Among the major countries operating commercial fishing vessels, only Thailand has ratified the Work in Fishing Convention, which sets international standards for the safety and protection of crew, while South Africa is the only country in the world that allows port inspection of fishing vessels.
The COVID-19 pandemic has turned ships into virtual floating prisons, with some sailors now spending between 17 and 21 months at sea. The average contract is about 11.
“Getting sick and the chances of dying on board are much more than before. If you get sick on board, sorry. You can’t get medical assistance and you can’t get out. If you die, you may be thrown into the sea for a sea burial,” added Karavatchev.
The International Labour Organization estimates about 41,000 people working on trawlers are migrants, mostly from Southeast Asia. However, this number could be as high as 100,000 as many people are undocumented or trafficked into sailing in international waters.
As Marla de Asis, a researcher at the Scalabrini Migration Center in Manila put it, “Once seafarers are on board, who gets to check on how they are doing?”
After Jungco set sail on his fateful voyage – to the rich fishing grounds of the southern Atlantic – his family did not hear from him for more than a year.
It was only in April, when Jungco’s ship docked in Peru and he finally had access to a mobile signal, that they could speak.
He told his sisters that he was on his way home and that his ship would meet up with other fishing vessels off the coast of China en route to the Philippines. What Jungco did not tell them was that he had had an accident a few days before. The crew was dismantling fishing rigs and other gear in preparation for going home when a steel bar slammed into his thigh.
Jungco’s crewmates were making similar calls to their own families, frantically trying to get updates over a patchy mobile signal. By then, news of the COVID-19 virus had reached every corner of the globe – except the deep seas.
They had heard scraps of information from the English their Chinese captain mustered, but the crew could not believe it. They thought the pandemic was an excuse to keep them from going home.
When their boat docked in China, Jungco texted his sisters again on June 1. He told them they had been prohibited from disembarking and had been forced to stay on board.
By that time, Jungco’s condition had deteriorated. His left thigh had turned purple and was swollen. Video footage taken by crew members shows him lying in his bunk bed, visibly weak and having difficulty breathing.
The next message the sisters received was on June 6, from a crew member. Jungco had died.
“He was our baby, our youngest,” sobbed Rosalie Jungco-Pacheco, Jungco’s sister who spoke to Al Jazeera via phone from their hometown in the central Philippines. The cause of his death has not yet been determined.
The oldest in the family of 11 children, Rosalie is 18 years older than Jungco. “When he was growing up, I was the one who would brush his teeth and bathe him. It hurts so much to think of how much he suffered without any of us beside him,” she said.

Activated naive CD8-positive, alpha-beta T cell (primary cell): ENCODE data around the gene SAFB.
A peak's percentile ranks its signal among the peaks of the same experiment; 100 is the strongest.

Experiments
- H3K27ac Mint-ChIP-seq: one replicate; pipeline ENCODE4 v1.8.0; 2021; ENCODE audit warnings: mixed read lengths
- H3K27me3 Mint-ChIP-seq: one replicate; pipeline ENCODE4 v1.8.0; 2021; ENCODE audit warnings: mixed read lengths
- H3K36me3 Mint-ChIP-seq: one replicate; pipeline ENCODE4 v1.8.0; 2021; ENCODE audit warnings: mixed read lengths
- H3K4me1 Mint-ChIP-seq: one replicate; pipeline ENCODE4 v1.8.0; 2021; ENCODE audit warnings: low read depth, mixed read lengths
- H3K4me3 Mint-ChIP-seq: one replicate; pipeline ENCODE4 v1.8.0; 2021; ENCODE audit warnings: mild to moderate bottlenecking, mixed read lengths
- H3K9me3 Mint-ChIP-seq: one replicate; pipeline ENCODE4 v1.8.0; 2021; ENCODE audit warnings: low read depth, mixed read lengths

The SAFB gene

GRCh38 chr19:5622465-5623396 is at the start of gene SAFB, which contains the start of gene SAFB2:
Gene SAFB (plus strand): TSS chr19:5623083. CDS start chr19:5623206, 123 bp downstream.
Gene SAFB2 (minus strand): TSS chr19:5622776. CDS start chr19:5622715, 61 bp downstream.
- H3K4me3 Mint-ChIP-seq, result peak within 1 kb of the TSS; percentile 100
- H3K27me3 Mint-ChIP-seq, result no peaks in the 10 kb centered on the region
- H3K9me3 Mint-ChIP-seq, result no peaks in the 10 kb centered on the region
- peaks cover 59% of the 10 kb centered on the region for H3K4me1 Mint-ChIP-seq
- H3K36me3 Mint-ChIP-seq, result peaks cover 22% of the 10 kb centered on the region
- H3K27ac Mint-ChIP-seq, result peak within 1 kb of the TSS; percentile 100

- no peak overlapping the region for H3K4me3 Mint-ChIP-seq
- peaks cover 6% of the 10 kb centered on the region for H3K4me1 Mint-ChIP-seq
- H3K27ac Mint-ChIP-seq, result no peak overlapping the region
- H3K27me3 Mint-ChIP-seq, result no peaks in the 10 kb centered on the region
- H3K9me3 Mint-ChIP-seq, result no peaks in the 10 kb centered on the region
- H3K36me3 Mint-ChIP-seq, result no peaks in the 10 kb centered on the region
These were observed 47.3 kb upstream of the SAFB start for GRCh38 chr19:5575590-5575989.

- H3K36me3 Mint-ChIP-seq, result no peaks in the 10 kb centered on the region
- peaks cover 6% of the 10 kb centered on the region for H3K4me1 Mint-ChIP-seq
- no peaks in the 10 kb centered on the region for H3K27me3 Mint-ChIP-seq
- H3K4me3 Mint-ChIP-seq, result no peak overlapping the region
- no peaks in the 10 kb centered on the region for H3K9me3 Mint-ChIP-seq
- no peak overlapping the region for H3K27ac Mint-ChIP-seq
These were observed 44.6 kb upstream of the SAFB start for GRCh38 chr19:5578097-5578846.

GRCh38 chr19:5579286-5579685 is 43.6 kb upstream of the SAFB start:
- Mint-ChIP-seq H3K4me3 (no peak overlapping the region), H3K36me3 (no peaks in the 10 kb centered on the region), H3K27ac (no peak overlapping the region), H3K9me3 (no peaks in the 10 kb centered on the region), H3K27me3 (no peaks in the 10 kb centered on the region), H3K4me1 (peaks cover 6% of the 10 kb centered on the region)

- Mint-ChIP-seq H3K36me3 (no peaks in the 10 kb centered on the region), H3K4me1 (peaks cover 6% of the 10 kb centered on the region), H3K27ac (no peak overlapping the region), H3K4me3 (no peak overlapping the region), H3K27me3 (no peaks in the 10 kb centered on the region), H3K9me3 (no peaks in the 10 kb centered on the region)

When travel restrictions eased in July, the crew was allowed to sail back to the Philippines but Jungco’s body was left behind. Through updates from the Philippine Embassy in China, Rica and Rosalie were able to confirm that he had been taken to a mortuary in Fuzhou.
“Repatriating seafarers, in particular, is made more challenging due to docking and disembarkation restrictions for vessels set by local authorities and the severely limited number of flights,” the Department of Foreign Affairs – Manila (DFA) said in a statement.
The DFA has been working with various governments to assist stranded seafarers all over the world, its latest data shows that more than 66,000 seafarers affected by the pandemic have been brought home.
Last July, Ann-Ann Geraldino stood at Pier 15 of the Manila Port Area as the crew of various Fu Yuan Yu fishing vessels that had been stuck in China as a result of the pandemic finally disembarked.
She was there to collect the remains of her brother, Felix Mark Guial, who was on board the Fu Yuan Yu 7886. Her husband held her hand and her brother-in-law was at her side. A government official and a doctor in hazmat suits stood behind them to witness his body being handed over by the port authorities.
The details are scant, but Geraldino said he suffered a stomach ache while onboard and never got better. She is certain that COVID-19 was not the cause of death. Nonetheless, health protocols mandated cremation and they went straight from the dock to a funeral home.
“Our parents call him Ar-Ar. All of us 10 kids have repeating nicknames. But we siblings call him “ears” or “rat” because of his protruding ears,” said Geraldino.
It was bittersweet, she said, when she received her brother’s ashes.
“It’s very painful especially for his partner and young kids, but at least my brother is home. I hope the other families get to have their last good-bye, too.”